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3-1/2 pound kalo (taro root) grown in a 2" net pot (little bump at bottom)



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4-month old prawn (macrobrachium rosenbergii) grown in hydroponics troughs of our aquaponics systems


Special Offers!

Sign up for our TENNESSEE January 20th-26th Commercial Aquaponics and Solar Greenhouse Training
and receive a free Micro System DIY package so you can begin studying aquaponics! ($99.95 value)

The story of black and white

 

I was walking down the street early in the evening, after a long day at work, when I  noticed three guys talking animatedly on the street corner. Although it was a beautiful summer evening in 1971 in Santa Barbara (one of the wealthiest cities in the USA) and the evening air smelled of frangipani and night-blooming jasmine, I was on the wrong side of the tracks (literally!).

 

At the time I was building myself a 37-foot sailboat in a boatyard that was sandwiched between a feed and grain store and a wrecking yard on the “wrong” side of the tracks. Actually, it was the wrong side of US 101, the north-south artery that passed through Santa Barbara from Los Angeles to San Francisco at that time.

 

The main line of the Southern Pacific Railroad ran about 150 feet away from where  my boat was sitting in the boatyard, and at the end of the boatyard there was a hobo jungle, where "transients traveling by train" would overnight, cook, hang out, and socialize. This made it easy to catch one of the slow-moving freight trains going north or south, as they had to slow waaay down to go through SB town.

 

This was the poor side of town, where the people that worked for the rich folks lived. I fit right in, since I had no money, poor clothes, no car (I did have a $15 bike), and no house, not even a rented one. I was nineteen, and was happy living in the boatyard on a pile of plywood under a piece of plastic for a roof, since the money saved by doing so was getting me my lifetime dream: a world-cruising sailboat.

 

I veered a little closer to the three, kind of eavesdropping a bit, but apparently got too close, for one of them reached out and snagged me by the arm. He said “you got to help us solve this question”.


OK. Three black guys want me to help them solve a question in the dark night on a street corner on the wrong side of the tracks in 1971. I’m not racist or stupid; I am obviously Caucasian. Not an easy decision to make, but I had my tennis shoes on, was in shape, and didn’t pick up any funny vibes coming from them.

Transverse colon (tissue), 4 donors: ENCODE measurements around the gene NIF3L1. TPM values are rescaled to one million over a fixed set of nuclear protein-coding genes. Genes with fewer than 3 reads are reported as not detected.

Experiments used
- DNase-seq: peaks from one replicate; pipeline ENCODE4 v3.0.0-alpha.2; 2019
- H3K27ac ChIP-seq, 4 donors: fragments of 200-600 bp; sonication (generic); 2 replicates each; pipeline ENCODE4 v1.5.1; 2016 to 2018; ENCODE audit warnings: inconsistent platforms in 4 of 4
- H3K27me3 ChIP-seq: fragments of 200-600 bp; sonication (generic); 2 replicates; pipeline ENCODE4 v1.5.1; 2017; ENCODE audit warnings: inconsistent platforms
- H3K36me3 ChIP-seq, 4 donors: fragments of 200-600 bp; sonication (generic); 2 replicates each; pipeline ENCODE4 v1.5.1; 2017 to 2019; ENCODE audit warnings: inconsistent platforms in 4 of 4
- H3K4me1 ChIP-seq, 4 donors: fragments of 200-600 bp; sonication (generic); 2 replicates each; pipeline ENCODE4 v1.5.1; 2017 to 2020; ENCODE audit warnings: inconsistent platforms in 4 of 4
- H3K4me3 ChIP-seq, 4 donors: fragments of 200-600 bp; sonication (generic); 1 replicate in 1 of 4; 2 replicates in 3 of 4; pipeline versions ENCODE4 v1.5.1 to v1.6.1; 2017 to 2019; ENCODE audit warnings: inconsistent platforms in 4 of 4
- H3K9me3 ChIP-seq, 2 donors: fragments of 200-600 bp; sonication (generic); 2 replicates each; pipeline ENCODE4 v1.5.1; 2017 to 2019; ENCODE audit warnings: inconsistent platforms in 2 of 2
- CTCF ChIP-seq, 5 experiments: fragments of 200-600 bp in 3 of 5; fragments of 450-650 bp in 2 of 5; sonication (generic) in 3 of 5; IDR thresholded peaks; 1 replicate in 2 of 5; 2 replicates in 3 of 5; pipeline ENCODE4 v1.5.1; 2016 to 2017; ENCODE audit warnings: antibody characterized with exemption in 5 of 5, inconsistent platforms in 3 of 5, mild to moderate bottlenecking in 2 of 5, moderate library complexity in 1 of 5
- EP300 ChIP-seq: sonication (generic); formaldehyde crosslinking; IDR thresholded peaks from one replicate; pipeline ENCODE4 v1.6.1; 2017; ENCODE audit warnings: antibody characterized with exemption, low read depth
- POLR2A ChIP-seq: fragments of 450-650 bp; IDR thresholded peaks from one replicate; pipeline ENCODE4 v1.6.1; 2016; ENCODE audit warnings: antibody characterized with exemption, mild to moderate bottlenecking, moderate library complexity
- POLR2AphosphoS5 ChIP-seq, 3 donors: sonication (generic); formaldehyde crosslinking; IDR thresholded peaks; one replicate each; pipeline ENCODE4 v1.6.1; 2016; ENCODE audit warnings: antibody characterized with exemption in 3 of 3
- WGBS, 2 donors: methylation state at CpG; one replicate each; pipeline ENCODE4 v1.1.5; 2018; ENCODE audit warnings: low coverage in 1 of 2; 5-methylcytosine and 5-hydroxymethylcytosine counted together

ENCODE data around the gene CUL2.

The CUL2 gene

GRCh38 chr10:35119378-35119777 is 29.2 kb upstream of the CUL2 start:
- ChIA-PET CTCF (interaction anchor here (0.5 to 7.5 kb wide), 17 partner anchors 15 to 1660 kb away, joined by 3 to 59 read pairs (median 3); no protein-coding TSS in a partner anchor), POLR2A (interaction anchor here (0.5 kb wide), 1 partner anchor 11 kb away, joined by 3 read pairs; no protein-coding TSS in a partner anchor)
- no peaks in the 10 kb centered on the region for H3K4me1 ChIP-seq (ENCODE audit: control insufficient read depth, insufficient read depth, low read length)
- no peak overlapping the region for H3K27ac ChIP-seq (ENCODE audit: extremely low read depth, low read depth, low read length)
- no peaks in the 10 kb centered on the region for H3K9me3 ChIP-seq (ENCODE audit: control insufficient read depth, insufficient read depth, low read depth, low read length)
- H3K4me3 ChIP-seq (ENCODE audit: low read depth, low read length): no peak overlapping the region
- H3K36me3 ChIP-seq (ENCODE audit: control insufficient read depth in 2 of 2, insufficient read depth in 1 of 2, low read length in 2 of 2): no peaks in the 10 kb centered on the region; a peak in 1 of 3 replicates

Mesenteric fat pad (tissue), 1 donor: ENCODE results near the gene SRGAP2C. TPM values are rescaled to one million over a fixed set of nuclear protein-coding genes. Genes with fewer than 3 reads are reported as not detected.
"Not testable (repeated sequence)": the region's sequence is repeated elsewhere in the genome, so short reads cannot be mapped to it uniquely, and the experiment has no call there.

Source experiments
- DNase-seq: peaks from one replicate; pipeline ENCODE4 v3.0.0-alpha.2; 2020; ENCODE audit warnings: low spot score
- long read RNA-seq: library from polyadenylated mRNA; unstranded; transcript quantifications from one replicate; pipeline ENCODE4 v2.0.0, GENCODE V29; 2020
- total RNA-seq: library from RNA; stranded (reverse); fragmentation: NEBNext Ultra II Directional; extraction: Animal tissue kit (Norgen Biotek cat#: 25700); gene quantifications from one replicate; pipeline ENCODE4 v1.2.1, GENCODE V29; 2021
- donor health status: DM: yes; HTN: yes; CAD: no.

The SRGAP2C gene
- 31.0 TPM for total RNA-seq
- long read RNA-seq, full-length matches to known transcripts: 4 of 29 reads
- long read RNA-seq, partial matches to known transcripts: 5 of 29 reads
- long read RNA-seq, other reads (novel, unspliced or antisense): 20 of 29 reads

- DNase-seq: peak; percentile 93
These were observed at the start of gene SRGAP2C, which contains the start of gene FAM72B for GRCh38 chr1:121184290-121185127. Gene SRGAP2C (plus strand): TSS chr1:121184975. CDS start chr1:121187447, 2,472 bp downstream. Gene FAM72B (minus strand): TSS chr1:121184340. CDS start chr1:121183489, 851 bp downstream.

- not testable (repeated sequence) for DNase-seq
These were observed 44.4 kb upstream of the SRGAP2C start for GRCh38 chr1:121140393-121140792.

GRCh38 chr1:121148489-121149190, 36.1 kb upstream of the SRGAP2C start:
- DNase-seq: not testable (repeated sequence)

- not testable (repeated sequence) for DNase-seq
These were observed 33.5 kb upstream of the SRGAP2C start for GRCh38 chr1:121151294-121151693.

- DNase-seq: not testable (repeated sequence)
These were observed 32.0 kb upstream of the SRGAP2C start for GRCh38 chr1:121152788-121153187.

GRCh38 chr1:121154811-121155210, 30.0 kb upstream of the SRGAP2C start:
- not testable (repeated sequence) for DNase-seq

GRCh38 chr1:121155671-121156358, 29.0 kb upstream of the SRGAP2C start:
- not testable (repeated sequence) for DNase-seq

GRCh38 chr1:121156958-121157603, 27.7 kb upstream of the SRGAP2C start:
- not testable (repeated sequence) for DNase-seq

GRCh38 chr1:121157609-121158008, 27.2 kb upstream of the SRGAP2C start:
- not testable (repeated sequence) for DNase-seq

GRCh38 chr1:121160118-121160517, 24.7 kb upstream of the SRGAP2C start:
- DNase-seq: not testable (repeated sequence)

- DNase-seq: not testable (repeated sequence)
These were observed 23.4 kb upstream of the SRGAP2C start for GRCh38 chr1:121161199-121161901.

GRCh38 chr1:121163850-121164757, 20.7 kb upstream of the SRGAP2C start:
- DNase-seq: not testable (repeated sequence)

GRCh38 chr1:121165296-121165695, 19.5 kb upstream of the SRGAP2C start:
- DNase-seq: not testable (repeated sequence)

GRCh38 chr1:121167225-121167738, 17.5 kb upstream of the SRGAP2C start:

So I just said: “Yeah, what?”, like I was their best buddy. The middle one, Jason, nicely dressed in a long-sleeved white shirt and a black suit coat, explains the situation: “Mike here thinks there’s black people and white people, and I’m trying to prove that there ain’t no such thing!”. OK, I’m thinking: this is going to be interesting.

 

Jason grabs my hand and holds it up against his long-sleeved shirt where it sticks out of his coat sleeve. “Now,” Jason says to Mike “see this man’s hand against my shirt. You say he’s white, right?” (and Mike did, even though I had a pretty good tan from working outside all the time).

 

“Well, you’re wrong!” exclaims Jason “My shirt is white; and he ain’t the same color as my shirt, so he ain’t white!. And I bet you’s gonna say that Cam here is black, right?”. And of course Mike insisted that Cam was black, and that him and Jason were too.

 

Now you could almost see Jason curl up for the strike: “But we ain’t none of us black. Gimme your hand!” he says to Cam, who was the darkest of the three. Jason puts Cam’s hand up next to his suit coat and says “See my suit here, that’s black! And you ain’t black because you ain’t the same color as my suit! Right!”.


Jason had hit his stride, and was pretty animated by now; he kept on coming and coming at us. There was just no getting away from this unfolding idea he was proposing.

 

You could see that Cam and Mike were stalled; they just couldn’t go anywhere with Jason’s logic right up in their faces like this. And while they were there, Jason struck the final blow: “You know what we are, and what this man here is?” he said. “He’s a light brown man. He ain’t white. Cam, you’s a very dark brown man, and me and you, Mike, is medium-brown men! We’s ALL brown.”

 

He went on: “And that’s all there is to this racism nonsense, no matter which way you cut it. We’re all brown men God put on this earth together, and it’s a sin that we fight and discriminate and hate, cause that’s not God’s purpose for us.”

 

We all went quiet, Cam and Mike and Jason and me, in the sudden presence of this subversively deep, amazingly simple bit of wisdom. I didn’t have much to say, for I had just met one of my Masters in life, and had been stunned by the power of his work. We chatted for awhile, then I said my farewells to them, and walked along by myself in the night, feeling a renewed sense of destiny and hope.


(Something fun next week!)
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This email, our manuals and construction plans are all copyrighted by  Friendly Aquaponics, Inc, Susanne Friend and Tim Mann, 2008-2012